Yeah, but I don’t disagree with your fundamental point and I think IT has made huge differences to people. I think the other thing, the point was what have I seen change? I’ve seen us acquire rights, I’ve seen us acquire positions in society, and James was talking about that earlier. I think the scary news, is that going to be sustained? Because I think at the moment what we’re seeing is a serious attack on welfare provision for disabled people, and now I’m talking about people who really do not have any choices, they are living on benefits because they have no choice but to, and their lifestyles and their life options are, I believe, getting much more difficult. So someone like me, who can swan off to Manchester and jump on a train, etc, I don’t even think about it, we’re now talking about people who can’t leave their own homes and who are in a very different place. And I think, in a sense, that’s what I was most passionate about with Disability Rights UK, was trying to not forget that group. It’s very easy to think that everybody’s doing well because we are, and actually there are a lot of people who are not doing very well at all.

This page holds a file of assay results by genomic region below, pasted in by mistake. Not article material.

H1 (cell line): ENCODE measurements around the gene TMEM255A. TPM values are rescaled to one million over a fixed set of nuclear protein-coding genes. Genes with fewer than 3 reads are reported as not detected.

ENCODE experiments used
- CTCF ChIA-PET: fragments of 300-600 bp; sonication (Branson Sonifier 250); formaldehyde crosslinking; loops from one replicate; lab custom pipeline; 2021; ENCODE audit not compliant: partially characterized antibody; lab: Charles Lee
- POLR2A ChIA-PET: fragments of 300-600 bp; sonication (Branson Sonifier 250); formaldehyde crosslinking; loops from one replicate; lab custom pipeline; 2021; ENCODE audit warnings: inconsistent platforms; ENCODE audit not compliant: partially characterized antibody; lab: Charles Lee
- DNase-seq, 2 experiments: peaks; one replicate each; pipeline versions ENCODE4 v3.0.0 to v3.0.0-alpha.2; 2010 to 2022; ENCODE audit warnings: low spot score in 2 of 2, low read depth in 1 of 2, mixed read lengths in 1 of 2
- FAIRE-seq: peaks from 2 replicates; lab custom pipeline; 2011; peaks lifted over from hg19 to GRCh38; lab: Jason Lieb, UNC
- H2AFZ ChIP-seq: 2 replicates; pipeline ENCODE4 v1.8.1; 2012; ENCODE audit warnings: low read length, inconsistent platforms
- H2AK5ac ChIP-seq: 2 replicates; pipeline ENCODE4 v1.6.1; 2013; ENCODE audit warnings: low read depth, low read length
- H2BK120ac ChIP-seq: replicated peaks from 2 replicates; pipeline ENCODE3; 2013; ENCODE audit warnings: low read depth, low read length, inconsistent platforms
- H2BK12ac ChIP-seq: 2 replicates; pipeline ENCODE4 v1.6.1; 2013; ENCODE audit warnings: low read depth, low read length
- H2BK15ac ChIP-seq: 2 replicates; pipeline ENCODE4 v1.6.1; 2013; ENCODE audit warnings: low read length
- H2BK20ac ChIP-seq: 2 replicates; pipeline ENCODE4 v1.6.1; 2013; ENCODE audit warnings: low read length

STEVE

And the government of the day tries to paint that picture?

PHIL

Of course they do.

STEVE

Because it’s finances as well.

PHIL

It’s not largely remembered but there were 13 attempts before the 1995 Act, it took governments ((all persuasions 0:34:11?)) to bring rights legislation in and they all failed. So this isn’t a party political statement, this is governments, and we know we’re in a recession, we know things are tough, but it really galls me when I watch welfare rights being dealt with, but I’m watching other people earning huge amounts from the city or whatever else, and I know it’s a political statement but it’s not fair, that is not right.